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Cable slips amid satellite competition

Although cable television operators remain the dominant route for accessing video programming, a new study shows the industry has lost some ground to direct-to-home satellite broadcasters.

    Although cable television operators remain the dominant route for accessing video programming, the industry has lost some ground to direct-to-home satellite broadcasters in the last year, a new study shows.

    As of June, 85 percent of all multi-channel television subscribers were multiple system cable operator (MSO) customers, down slightly from 87 percent a year ago, according to the Federal Communications Commission's fifth annual report on competition in video delivery markets. Summary results of the study, conducted by the FCC's cable services bureau, were released today.

    Direct broadcast satellite services have grown, with subscribers up to 7.2 million, from 5 million in June 1997. Some direct broadcast satellite (DBS) industry experts have pegged the number of DBS subscribers as currently closer to 9 million.

    Although direct-to-home satellite services have made but a small dent in cable's armor, the potential of the industry is huge. The study shows that almost two-thirds of new multi-channel TV subscribers have chosen satellite service over cable.

    DBS operators, such as DirecTV, PrimeStar, and EchoStar Communications, have been aggressively expanding their reach.

    Hughes Electronics, which owns DirecTV, bought U.S. Satellite Broadcasting for $1.3 billion this week.

    Meanwhile, EchoStar made a similar acquisition last month and will extend its popular free satellite dish offer to new customers into 1999.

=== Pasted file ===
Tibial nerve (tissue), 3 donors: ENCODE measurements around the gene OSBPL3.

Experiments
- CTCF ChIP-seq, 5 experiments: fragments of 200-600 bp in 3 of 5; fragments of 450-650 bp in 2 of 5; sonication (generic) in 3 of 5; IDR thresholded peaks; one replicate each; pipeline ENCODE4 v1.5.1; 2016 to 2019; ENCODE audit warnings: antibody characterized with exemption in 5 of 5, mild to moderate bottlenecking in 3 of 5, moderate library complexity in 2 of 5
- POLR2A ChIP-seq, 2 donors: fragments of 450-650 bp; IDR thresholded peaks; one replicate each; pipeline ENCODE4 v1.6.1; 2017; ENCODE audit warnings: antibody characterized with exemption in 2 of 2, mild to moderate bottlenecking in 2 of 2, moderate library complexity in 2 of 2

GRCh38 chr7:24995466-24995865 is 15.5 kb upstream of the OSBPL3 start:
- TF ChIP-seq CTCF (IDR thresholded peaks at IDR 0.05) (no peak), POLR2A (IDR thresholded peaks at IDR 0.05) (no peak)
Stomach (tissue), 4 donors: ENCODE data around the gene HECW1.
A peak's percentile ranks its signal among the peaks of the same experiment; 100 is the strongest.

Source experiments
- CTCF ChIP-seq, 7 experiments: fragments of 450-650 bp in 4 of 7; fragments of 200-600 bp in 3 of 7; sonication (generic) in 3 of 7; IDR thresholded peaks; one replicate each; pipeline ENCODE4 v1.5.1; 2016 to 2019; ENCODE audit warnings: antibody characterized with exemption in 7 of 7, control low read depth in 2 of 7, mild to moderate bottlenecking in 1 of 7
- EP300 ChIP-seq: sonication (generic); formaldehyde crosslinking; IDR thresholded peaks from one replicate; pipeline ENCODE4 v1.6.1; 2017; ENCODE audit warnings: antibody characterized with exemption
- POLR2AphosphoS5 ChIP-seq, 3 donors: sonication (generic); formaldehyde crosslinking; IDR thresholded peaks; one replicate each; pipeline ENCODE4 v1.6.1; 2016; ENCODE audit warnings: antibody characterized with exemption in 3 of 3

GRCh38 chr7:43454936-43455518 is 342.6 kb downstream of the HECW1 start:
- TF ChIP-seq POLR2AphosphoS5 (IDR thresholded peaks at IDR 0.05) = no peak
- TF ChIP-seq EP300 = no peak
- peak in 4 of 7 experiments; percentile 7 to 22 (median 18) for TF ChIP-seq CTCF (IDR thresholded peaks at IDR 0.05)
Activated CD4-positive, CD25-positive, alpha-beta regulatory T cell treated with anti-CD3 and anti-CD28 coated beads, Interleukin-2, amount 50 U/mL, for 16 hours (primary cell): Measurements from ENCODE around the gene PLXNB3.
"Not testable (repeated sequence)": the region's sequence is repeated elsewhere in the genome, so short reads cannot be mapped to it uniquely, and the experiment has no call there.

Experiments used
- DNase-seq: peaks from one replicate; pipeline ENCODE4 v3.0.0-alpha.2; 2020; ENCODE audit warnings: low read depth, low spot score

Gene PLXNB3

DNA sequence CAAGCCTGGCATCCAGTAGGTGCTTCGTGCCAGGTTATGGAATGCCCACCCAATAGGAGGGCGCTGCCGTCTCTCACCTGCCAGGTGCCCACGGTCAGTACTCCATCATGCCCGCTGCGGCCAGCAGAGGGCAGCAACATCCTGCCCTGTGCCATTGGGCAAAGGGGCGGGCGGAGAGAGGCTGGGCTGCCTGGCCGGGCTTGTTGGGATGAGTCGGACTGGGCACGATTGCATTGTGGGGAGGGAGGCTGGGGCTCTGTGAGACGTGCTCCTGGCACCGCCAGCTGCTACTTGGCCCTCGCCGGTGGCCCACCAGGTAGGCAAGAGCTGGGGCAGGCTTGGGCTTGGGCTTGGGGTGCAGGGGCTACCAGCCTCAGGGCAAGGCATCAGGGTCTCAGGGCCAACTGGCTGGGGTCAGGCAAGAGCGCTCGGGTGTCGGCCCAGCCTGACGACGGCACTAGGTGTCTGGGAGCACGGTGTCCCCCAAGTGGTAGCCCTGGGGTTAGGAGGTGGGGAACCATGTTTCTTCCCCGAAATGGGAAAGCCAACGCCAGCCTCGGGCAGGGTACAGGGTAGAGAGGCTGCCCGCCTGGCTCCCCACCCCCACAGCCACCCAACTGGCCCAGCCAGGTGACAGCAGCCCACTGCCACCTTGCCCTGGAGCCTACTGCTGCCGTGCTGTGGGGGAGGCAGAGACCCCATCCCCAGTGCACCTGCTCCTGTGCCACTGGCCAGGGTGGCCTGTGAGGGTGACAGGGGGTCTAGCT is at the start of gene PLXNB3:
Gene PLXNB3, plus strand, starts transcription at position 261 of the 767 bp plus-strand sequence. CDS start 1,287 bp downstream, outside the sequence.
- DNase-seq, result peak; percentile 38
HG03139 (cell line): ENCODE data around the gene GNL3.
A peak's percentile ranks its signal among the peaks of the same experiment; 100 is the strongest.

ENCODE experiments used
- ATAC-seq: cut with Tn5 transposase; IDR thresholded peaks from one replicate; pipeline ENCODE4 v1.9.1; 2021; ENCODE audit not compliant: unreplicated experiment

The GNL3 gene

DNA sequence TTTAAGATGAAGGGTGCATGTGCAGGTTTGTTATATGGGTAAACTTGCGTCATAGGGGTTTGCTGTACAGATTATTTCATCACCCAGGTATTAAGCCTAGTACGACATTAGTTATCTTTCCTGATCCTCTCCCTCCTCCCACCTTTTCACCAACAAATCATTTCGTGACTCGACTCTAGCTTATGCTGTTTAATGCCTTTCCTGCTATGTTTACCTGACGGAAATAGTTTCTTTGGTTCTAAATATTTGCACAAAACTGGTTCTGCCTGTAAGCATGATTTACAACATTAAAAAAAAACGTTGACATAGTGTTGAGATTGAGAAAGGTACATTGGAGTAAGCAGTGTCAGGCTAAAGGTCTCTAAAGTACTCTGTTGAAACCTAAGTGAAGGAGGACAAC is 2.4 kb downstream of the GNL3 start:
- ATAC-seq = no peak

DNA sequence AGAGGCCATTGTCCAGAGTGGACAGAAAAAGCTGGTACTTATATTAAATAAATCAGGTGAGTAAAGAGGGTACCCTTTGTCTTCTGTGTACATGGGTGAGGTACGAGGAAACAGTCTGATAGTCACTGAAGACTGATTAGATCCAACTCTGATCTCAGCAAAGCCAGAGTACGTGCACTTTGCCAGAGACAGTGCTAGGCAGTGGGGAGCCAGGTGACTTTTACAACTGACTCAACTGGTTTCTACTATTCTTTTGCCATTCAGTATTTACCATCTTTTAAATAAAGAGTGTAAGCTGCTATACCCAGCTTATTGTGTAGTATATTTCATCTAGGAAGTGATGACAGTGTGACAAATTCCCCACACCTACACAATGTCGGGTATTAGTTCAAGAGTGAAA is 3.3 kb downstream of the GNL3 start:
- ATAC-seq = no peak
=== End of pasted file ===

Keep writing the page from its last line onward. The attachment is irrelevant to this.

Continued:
As a result, non-cable video programming options, including DBS, accounted for 15 percent of the 76.6 million households subscribed to a television service, up from 13 percent last year.

    The study is intended to provide data for the FCC to review when considering regulations on cable television, including managing rate increases. The FCC's authority to review rate hikes ends in March.

    Some cable operators have pointed to the recent subscriber increases enjoyed by DBS providers as evidence that competition is alive and well. At the recent cable industry conference, The Western Show, cable executives said rate constraints would be a top priority for the industry in 1999.

    However, cable subscription prices continued to rise between June 1997 and June 1998 by 7.3 percent, the report found.

    Additionally, the study showed that significant competition from local telephone companies for video programming service--a business made easier following the passage of the 1996 Telecommunications Act--has been slow to evolve.

    Ameritech, to date, is the only regional Bell operating company (RBOC) with a significant stake in the television programming marketplace. The company today announced it has been awarded its 90th local cable TV franchise in Brook Park, a Cleveland suburb. Ameritech offers cable TV service in Chicago, Detroit, and Ohio.

    The FCC's entire report will be released in early January.